Before flying out of Atlanta, we stayed a night with Randy and Betsy Garmon, one of the most influential couples in our relationship—our mentors, role models and friends. During our visit, they offered to do our premarital counseling and to walk alongside us through our first year of marriage. To this day, we're able to seek wisdom and counsel from the Garmons when we're not sure how to handle a certain aspect of our marriage. What a blessing their guidance has been!
Saying goodbye to Julie days after I proposed was about as easy as a Monday morning... and yes, I did leave on a Monday! I remember running back to the car for one last hug before boarding the plane to Baton Rouge. Moving to a city where I knew basically no one was difficult to say the least, and I had a month to go before I'd be reunited with Julie again. I was a lone ranger walking into a season of new. New faces, new job, new car, new roads, new environment, new culture, new everything. What I didn't know was that I'd also find a new family, the Tuckers, who were God's belated Christmas gift to me.
I started doing journaling that month. It's now a practice I exercise on a daily basis to do necessary "soul work"—processing where I've been, where I am, and where I'm headed. Betsy blessed me with a custom-made journal before I left for Baton Rouge. And by putting pens (very colorful ones) to paper, I was able to work through years of past life as well as receive vision for my future.
God reminded me that He was not in the wind, earthquake or fire... but that He was in the whisper. He called me to an unexplored depth of intimacy and catapulted me into a season of introspection. That month of my life was so intense that I thought I wasn't strong enough to finish it. I was correct—I wasn't strong enough, but He who is in me was. The Apostle Paul encourages us to boast about suffering and trials rather than luxuries and accomplishments.
I was put to the test, and internally, suffered a great deal.
By the time Julie arrived in Baton Rouge, I was a wreck, and I didn't know how to communicate my feelings in a healthy manner. Instead, they oozed out when I wish they hadn't. I struggled to be consistent. But I began to learn how to better ride my roller coaster of emotions, and even now, I sometimes get sick from all the ups and downs. Shedding the false parts of myself and stepping into my true identity were big parts of my three months in Baton Rouge.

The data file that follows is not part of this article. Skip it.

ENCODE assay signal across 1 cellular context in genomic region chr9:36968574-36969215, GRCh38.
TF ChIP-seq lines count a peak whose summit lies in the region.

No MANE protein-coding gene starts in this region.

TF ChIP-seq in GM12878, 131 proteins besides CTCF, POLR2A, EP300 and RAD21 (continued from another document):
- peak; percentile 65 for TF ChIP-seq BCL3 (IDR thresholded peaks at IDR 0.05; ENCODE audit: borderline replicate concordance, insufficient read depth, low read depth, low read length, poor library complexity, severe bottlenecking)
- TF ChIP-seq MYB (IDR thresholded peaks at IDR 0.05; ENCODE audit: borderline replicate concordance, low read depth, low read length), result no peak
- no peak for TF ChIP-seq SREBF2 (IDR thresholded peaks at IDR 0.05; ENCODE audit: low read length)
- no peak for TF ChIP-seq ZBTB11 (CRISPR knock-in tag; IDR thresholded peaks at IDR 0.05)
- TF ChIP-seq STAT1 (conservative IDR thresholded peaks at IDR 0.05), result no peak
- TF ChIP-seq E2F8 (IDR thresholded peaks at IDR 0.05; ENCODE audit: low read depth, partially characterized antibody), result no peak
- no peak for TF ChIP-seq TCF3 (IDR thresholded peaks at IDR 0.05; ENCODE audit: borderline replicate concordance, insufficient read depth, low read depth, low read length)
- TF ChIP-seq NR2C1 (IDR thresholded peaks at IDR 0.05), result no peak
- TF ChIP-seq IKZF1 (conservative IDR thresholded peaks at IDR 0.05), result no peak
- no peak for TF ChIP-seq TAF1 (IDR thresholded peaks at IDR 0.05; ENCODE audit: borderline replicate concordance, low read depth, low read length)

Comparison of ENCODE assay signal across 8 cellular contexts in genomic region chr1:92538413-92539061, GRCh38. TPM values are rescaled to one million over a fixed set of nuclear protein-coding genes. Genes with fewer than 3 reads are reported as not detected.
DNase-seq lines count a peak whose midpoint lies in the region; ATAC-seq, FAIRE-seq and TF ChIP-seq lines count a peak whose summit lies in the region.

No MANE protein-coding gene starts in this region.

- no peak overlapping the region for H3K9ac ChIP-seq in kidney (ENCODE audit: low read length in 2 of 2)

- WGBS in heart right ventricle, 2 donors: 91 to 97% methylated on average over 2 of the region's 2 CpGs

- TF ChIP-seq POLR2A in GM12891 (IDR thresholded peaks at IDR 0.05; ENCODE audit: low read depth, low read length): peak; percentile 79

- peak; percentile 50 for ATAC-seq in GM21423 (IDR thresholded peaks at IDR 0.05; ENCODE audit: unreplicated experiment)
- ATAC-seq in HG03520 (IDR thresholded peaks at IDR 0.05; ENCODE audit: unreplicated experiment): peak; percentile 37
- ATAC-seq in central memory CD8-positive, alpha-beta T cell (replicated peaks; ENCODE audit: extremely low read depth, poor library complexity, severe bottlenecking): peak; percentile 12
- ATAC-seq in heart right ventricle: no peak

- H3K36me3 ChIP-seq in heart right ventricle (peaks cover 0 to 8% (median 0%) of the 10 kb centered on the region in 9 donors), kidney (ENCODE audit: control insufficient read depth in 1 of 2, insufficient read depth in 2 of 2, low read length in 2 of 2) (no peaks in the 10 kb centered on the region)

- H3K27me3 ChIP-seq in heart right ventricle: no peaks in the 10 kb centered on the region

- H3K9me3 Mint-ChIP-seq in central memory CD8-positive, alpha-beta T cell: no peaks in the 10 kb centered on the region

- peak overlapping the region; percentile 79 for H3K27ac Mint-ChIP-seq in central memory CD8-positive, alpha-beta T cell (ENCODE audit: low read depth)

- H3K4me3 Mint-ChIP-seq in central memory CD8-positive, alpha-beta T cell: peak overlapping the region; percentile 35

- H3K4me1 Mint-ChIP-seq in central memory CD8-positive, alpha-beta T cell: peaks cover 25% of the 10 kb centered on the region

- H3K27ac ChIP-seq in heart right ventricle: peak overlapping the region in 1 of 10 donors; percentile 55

The highlight of February: the day of love. It was our first Valentine's Day as a couple, and hey, we were actually together! We went on our very first solo date on February 13th, and on the 14th, I cooked a meal... for the first time ever. Sushi starters, seared tuna steaks, sautéed tomatoes, baked sweet potatoes, a bottle of Malbec. It was a great success. I ran her a bubble bath before dinner, then proceeded to light 65 candles throughout the house. That evening, we ate ice cream while watching her favorite movie, Eat, Pray, Love, and in that moment, I wished time would just stop.
Our time together passed faster than we'd hoped, and the next thing I knew, we were headed back to the airport. This time, I was dropping her off.
Goodbyes are never easy, even when you know you'll be back together soon. I imagine that at the age of 40, 60, or even 80, it'll hurt just as bad (or worse) to say goodbye to the woman I love. I suppose that lovesick kind of pain is a part of life, and those who get to experience it should count themselves lucky.
To read our full story, please visit our Love Story page.